Previous research has presented work on sensor requirements, specifications, and testing, to evaluate the feasibility of increasing autonomous vehicle system speeds. Discussions included the theoretical background for determining sensor requirements, and the basic test setup and evaluation criteria for comparing existing and prototype sensor designs. This paper will present and discuss the continuation of this work. In particular, this paper will focus on analyzing the problem via a real-world comparison of various sensor technology testing results, as opposed to previous work that utilized more of a theoretical approach. LADAR/LIDAR, radar, visual, and infrared sensors are considered in this research. Results are evaluated against the theoretical, desired perception specifications. Conclusions for utilizing a suite of perception sensors, to achieve the goal of doubling ground vehicle speeds, is also discussed.
As robotic ground systems advance in capabilities and begin to fulfill new roles in both civilian and military life, the limitation of slow operational speed has become a hindrance to the wide-spread adoption of these systems. For example, military convoys are reluctant to employ autonomous vehicles when these systems slow their movement from 60 miles per hour down to 40. However, these autonomous systems must operate at these lower speeds due to the limitations of the sensors they employ. Robotic Research, with its extensive experience in ground autonomy and associated problems therein, in conjunction with CERDEC/Night Vision and Electronic Sensors Directorate (NVESD), has performed a study to specify system and detection requirements; determined how current autonomy sensors perform in various scenarios; and analyzed how sensors should be employed to increase operational speeds of ground vehicles. The sensors evaluated in this study include the state of the art in LADAR/LIDAR, Radar, Electro-Optical, and Infrared sensors, and have been analyzed at high speeds to study their effectiveness in detecting and accounting for obstacles and other perception challenges. By creating a common set of testing benchmarks, and by testing in a wide range of real-world conditions, Robotic Research has evaluated where sensors can be successfully employed today; where sensors fall short; and which technologies should be examined and developed further. This study is the first step to achieve the overarching goal of doubling ground vehicle speeds on any given terrain.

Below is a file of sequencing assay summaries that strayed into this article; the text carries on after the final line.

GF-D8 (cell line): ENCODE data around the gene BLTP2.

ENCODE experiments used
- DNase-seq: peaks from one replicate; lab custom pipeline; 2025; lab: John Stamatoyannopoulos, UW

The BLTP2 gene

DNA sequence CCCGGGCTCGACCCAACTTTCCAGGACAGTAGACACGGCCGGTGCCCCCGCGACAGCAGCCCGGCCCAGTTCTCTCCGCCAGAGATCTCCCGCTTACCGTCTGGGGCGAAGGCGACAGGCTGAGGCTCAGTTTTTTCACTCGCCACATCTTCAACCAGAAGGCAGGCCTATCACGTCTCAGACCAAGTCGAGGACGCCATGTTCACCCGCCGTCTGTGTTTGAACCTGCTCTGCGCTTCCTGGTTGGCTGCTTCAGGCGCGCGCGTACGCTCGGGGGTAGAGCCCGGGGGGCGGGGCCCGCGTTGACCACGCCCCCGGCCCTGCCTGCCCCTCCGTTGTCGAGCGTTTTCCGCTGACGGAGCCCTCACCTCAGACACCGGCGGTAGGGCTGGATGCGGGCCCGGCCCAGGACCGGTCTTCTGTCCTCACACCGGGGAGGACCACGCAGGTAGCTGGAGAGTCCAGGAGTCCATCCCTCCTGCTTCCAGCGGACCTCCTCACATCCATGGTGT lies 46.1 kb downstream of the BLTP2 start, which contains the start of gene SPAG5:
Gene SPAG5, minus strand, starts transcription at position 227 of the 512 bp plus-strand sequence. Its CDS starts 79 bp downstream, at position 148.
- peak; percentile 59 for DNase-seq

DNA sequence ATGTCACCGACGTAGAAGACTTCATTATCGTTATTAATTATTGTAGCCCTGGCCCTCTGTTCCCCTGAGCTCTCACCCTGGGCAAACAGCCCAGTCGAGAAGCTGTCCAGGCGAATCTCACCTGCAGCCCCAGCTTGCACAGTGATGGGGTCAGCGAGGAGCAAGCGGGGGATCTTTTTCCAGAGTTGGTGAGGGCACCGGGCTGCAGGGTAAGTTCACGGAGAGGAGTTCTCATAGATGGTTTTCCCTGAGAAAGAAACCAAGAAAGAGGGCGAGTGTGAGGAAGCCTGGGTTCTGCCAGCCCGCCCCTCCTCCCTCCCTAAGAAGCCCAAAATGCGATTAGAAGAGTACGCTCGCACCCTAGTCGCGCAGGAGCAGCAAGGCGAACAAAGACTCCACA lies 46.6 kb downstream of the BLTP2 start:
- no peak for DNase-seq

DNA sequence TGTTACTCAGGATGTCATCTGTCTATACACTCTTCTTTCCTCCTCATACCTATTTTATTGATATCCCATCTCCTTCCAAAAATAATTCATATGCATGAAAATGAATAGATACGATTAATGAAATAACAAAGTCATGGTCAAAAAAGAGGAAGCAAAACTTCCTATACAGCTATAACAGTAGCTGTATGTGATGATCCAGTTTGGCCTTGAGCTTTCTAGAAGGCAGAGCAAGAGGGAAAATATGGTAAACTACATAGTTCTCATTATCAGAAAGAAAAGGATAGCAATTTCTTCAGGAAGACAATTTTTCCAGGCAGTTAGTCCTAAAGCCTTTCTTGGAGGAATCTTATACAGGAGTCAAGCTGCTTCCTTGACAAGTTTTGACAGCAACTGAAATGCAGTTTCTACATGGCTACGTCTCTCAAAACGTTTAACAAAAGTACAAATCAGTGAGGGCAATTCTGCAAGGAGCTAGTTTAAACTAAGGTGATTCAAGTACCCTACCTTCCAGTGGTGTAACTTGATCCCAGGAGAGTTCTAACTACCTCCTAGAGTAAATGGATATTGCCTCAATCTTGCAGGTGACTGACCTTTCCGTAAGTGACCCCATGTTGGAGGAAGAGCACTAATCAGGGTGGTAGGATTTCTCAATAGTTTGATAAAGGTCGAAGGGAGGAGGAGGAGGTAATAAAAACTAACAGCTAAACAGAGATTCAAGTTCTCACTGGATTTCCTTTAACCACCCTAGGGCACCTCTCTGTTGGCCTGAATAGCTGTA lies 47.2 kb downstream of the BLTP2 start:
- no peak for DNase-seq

The U.S. Army Tank Automotive Research, Development and Engineering Center (TARDEC) held
an autonomous robot competition called CANINE in June 2012. The goal of the competition was to
develop innovative and natural control methods for robots. This paper describes the winning
technology, including the vision system, the operator interaction, and the autonomous mobility. The
rules stated only gestures or voice commands could be used for control. The robots would learn a
new object at the start of each phase, find the object after it was thrown into a field, and return the
object to the operator. Each of the six phases became more difficult, including clutter of the same
color or shape as the object, moving and stationary obstacles, and finding the operator who moved
from the starting location to a new location. The Robotic Research Team integrated techniques in
computer vision, speech recognition, object manipulation, and autonomous navigation. A multi-filter
computer vision solution reliably detected the objects while rejecting objects of similar color or
shape, even while the robot was in motion. A speech-based interface with short commands provided
close to natural communication of complicated commands from the operator to the robot. An
innovative gripper design allowed for efficient object pickup. A robust autonomous mobility and
navigation solution for ground robotic platforms provided fast and reliable obstacle avoidance and
course navigation. The research approach focused on winning the competition while remaining
cognizant and relevant to real world applications.